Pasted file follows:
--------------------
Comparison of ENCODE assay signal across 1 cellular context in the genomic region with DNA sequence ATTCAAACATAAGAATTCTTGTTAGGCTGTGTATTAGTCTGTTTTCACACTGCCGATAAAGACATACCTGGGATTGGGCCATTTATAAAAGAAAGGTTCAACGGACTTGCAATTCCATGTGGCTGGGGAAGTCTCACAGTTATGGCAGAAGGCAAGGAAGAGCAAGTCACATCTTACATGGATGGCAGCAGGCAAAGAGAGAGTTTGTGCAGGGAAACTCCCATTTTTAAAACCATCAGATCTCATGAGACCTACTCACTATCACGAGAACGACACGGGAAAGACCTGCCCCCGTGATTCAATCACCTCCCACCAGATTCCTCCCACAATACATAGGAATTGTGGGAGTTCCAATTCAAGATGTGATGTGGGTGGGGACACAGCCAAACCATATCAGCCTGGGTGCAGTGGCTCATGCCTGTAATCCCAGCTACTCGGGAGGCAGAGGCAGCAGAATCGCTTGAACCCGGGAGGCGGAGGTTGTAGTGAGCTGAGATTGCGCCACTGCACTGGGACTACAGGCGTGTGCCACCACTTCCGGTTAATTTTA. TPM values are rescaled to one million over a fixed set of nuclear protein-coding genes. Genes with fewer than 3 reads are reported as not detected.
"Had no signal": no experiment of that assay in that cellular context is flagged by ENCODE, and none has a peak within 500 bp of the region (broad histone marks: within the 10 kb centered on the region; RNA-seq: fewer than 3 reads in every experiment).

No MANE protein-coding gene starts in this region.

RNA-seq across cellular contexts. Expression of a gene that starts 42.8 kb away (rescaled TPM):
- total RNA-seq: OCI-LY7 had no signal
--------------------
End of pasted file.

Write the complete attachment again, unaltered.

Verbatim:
Comparison of ENCODE assay signal across 1 cellular context in the genomic region with DNA sequence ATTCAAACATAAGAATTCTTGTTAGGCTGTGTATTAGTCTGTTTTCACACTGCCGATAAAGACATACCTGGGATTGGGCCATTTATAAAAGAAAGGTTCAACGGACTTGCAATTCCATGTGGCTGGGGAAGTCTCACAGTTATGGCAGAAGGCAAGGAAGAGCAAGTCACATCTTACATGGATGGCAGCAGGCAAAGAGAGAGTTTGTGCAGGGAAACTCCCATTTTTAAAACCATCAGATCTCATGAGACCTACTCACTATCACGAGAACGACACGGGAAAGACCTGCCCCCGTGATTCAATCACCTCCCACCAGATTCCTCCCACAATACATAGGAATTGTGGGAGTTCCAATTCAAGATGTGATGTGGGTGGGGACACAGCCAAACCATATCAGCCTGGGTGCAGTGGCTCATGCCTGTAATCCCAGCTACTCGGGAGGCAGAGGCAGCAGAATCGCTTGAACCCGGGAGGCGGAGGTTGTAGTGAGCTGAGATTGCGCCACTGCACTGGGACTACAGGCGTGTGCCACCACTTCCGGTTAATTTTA. TPM values are rescaled to one million over a fixed set of nuclear protein-coding genes. Genes with fewer than 3 reads are reported as not detected.
"Had no signal": no experiment of that assay in that cellular context is flagged by ENCODE, and none has a peak within 500 bp of the region (broad histone marks: within the 10 kb centered on the region; RNA-seq: fewer than 3 reads in every experiment).

No MANE protein-coding gene starts in this region.

RNA-seq across cellular contexts. Expression of a gene that starts 42.8 kb away (rescaled TPM):
- total RNA-seq: OCI-LY7 had no signal